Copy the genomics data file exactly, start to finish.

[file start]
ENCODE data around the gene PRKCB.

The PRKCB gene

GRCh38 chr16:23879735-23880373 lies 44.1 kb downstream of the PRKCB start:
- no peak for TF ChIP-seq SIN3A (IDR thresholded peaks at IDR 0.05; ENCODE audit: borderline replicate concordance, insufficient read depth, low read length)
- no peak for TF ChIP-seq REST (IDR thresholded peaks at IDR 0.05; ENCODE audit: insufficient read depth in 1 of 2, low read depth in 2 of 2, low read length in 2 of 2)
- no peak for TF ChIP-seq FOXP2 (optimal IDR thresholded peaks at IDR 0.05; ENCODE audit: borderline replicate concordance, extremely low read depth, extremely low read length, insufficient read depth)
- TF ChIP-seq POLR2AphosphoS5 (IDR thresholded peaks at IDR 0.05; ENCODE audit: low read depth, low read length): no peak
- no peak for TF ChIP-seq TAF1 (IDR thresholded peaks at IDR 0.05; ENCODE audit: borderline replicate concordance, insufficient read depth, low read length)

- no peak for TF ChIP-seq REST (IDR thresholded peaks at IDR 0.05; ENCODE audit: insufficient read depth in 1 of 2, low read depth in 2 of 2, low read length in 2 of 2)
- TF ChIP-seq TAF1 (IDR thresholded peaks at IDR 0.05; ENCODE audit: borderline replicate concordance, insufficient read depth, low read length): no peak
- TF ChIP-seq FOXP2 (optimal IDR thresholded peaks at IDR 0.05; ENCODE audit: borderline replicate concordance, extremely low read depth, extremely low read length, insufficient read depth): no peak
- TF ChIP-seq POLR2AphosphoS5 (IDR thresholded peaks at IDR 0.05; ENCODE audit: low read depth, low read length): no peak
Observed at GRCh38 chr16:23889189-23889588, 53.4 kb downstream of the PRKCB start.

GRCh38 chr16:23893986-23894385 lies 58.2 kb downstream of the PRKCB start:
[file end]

ENCODE data around the gene PRKCB.

The PRKCB gene

GRCh38 chr16:23879735-23880373 lies 44.1 kb downstream of the PRKCB start:
- no peak for TF ChIP-seq SIN3A (IDR thresholded peaks at IDR 0.05; ENCODE audit: borderline replicate concordance, insufficient read depth, low read length)
- no peak for TF ChIP-seq REST (IDR thresholded peaks at IDR 0.05; ENCODE audit: insufficient read depth in 1 of 2, low read depth in 2 of 2, low read length in 2 of 2)
- no peak for TF ChIP-seq FOXP2 (optimal IDR thresholded peaks at IDR 0.05; ENCODE audit: borderline replicate concordance, extremely low read depth, extremely low read length, insufficient read depth)
- TF ChIP-seq POLR2AphosphoS5 (IDR thresholded peaks at IDR 0.05; ENCODE audit: low read depth, low read length): no peak
- no peak for TF ChIP-seq TAF1 (IDR thresholded peaks at IDR 0.05; ENCODE audit: borderline replicate concordance, insufficient read depth, low read length)

- no peak for TF ChIP-seq REST (IDR thresholded peaks at IDR 0.05; ENCODE audit: insufficient read depth in 1 of 2, low read depth in 2 of 2, low read length in 2 of 2)
- TF ChIP-seq TAF1 (IDR thresholded peaks at IDR 0.05; ENCODE audit: borderline replicate concordance, insufficient read depth, low read length): no peak
- TF ChIP-seq FOXP2 (optimal IDR thresholded peaks at IDR 0.05; ENCODE audit: borderline replicate concordance, extremely low read depth, extremely low read length, insufficient read depth): no peak
- TF ChIP-seq POLR2AphosphoS5 (IDR thresholded peaks at IDR 0.05; ENCODE audit: low read depth, low read length): no peak
Observed at GRCh38 chr16:23889189-23889588, 53.4 kb downstream of the PRKCB start.

GRCh38 chr16:23893986-23894385 lies 58.2 kb downstream of the PRKCB start: